At first sight, we might not appear to have much in common with mussels. However, when Yoshiteru Seo from Dokkyo Medical University School of Medicine, Japan, was looking for an animal system that might provide insight into how the minute hairs (cilia) that line our spinal cords and brain ventricles waft cerebrospinal fluid through the tissues, he realised that we could learn a lot from the humble mollusc. Mussels fan water through their body cavity with microscopic (15 μm long) cilia located on the gills to feed and breathe, but when Seo began investigating the parallels in more detail, he realised that as far as the fluid motion through the mollusc's body was concerned, the mussel was little more than a black box. ‘There were large gaps in our knowledge of the beating of the cilia’, says Seo, who also realised that MRI was the perfect technique to visualise fluid motion inside the mollusc's body. Teaming up with mussel experts Eriko Seo, Kazue Ohishi, Tadashi Maruyama, Yoshie Imaizumi-Ohashi and Masataka Murakami, Seo set about teasing apart the tiny details of how fluid flows through the bodies of Mediterranean mussels (Mytilus galloprovincialis) (p. 2277).
The team immersed a muscle in sea water inside a tube, placed this inside an MRI scanner and then waited for the mussel to begin breathing. Seo admits that working with the molluscs required patience as the animals do not breathe on demand: ‘We did not know when it would start or stop’, he says. However, when the shell opened and the mussel began to inhale, Seo recalls that the MRI image changed dramatically. The team could see water gushing into the inhalant aperture at speeds ranging from 20 to 40 mm s−1 and squirting out of the exhalant siphon at 50 mm s−1. However, when water entered the mussel's body, the speed fell to 5–10 mm s−1 as it flowed from the lower mantle cavity to the upper cavity over the gills.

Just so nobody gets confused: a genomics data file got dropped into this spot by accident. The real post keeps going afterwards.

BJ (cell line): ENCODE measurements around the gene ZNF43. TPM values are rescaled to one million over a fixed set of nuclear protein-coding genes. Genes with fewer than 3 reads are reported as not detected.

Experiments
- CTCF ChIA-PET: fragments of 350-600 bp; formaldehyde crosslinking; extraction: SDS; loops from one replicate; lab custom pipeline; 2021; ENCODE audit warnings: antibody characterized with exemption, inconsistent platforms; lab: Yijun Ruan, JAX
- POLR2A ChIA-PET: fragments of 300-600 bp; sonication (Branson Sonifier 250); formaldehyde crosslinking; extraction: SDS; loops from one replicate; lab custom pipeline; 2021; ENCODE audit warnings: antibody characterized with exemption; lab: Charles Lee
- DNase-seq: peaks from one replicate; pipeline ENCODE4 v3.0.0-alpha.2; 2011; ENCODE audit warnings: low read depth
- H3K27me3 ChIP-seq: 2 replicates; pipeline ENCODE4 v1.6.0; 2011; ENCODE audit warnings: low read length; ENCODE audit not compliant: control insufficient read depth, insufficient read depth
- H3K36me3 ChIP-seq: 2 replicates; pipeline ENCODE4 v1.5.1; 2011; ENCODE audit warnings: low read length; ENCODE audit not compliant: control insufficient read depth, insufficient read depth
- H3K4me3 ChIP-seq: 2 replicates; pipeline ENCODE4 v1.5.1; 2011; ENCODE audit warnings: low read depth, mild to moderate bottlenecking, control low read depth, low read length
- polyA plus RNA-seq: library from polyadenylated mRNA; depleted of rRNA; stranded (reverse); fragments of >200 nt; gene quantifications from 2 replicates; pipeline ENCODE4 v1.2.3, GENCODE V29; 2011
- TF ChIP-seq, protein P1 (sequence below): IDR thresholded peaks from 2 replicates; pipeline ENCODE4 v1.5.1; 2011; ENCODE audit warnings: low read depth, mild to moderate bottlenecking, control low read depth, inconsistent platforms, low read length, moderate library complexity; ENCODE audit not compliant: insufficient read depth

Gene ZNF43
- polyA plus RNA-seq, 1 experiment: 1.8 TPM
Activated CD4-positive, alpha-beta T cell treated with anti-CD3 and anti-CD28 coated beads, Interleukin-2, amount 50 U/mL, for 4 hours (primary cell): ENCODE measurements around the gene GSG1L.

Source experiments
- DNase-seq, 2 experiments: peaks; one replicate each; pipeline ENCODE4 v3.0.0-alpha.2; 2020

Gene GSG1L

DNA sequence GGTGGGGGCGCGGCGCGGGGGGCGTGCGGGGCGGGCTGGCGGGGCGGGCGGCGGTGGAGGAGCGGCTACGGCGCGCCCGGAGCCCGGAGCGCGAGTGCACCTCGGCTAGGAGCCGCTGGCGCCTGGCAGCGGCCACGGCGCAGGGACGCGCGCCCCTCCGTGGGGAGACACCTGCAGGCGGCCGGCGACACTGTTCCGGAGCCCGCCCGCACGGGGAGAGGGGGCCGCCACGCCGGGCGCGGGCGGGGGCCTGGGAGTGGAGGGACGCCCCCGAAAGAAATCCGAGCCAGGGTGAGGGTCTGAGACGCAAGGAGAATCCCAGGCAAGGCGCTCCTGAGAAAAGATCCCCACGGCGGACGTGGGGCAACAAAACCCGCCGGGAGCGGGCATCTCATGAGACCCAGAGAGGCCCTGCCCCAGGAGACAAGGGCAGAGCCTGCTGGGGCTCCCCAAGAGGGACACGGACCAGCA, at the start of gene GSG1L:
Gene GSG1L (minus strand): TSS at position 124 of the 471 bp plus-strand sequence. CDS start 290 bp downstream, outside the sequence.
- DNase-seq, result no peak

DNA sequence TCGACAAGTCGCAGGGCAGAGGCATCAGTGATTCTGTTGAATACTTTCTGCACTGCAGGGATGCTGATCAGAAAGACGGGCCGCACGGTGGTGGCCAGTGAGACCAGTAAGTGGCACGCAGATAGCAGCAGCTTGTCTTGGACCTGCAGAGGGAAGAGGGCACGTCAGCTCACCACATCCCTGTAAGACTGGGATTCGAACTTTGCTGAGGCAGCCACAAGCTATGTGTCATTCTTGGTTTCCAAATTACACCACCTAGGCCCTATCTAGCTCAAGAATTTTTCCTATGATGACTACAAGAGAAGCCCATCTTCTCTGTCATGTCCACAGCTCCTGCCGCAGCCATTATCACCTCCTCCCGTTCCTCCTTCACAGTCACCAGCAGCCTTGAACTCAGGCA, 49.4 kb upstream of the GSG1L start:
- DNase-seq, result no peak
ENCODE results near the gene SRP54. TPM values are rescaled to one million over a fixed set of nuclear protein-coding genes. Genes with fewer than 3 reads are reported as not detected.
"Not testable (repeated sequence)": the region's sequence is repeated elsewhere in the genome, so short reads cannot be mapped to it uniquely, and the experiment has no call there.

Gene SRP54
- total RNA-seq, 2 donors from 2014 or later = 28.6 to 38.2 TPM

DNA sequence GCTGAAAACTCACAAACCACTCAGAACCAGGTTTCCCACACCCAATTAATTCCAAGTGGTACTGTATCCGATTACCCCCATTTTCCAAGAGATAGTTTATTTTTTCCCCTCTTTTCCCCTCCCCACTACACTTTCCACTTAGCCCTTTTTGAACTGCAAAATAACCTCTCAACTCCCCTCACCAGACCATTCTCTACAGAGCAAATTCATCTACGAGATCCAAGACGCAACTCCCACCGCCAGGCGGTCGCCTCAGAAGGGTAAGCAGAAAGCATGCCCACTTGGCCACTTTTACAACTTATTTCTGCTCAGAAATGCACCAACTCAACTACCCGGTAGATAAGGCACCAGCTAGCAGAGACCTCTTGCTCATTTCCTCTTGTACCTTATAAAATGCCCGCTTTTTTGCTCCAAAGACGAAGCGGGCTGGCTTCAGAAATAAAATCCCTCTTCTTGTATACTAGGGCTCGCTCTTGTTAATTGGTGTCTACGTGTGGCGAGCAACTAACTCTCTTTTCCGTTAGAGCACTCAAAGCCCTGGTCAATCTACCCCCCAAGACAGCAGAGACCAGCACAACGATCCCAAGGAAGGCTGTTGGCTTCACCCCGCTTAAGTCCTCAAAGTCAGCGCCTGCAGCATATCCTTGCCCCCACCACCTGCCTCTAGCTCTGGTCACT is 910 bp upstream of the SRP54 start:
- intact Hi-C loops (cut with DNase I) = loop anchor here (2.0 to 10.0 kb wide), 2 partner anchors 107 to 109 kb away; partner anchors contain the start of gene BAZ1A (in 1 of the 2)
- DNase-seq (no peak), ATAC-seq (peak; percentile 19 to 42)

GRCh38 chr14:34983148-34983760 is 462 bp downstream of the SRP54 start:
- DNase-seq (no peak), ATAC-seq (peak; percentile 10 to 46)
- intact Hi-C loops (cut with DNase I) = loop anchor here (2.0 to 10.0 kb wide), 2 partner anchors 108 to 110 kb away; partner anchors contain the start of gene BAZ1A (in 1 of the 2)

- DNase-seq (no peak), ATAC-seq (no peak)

The team was also noticed that water began moving in the mussel's body before the shell opened and they were impressed by the dramatic way that flow ceased almost instantaneously when the mussel closed its shell. In addition, the flow continued increasing rapidly during the first minute after the shell opened. The mussel also seemed to be capable of controlling flow through the left and right body cavities independently and when the team calculated the flow rate of water through the body it was an impressive 400 mm3 s−1, allowing water to pass through the mollusc in less than 3 s as it processed 1.4 l h−1 .
Seo says, ‘This is direct evidence of the lateral cilia as the primary drive of water flow in the mussel’. He also admits that he is impressed that the mussel has such a sophisticated flow control system that allows them to produce flow changes within seconds and mobilise high flow rates over brief periods. ‘Mytilus is not just a boring black shell’, he concludes with a chuckle.
Having shown how impressive the Mediterranean mussel is at dextrously controlling water flow through its body mantel, Seo and his colleagues are eager to investigate how more exotic Bathymodiolus mussels manipulate flow across their gills. Explaining that Bathymodiolus live deep under the ocean and depend on symbiotic chemosynthetic bacteria residing in their gills for survival, the team is keen to discover how it regulates water flow across the gills.